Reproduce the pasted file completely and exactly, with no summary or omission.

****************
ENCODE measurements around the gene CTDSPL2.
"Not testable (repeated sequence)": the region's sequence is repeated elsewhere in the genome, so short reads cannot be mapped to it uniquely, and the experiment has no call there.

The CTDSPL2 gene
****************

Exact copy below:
ENCODE measurements around the gene CTDSPL2.
"Not testable (repeated sequence)": the region's sequence is repeated elsewhere in the genome, so short reads cannot be mapped to it uniquely, and the experiment has no call there.

The CTDSPL2 gene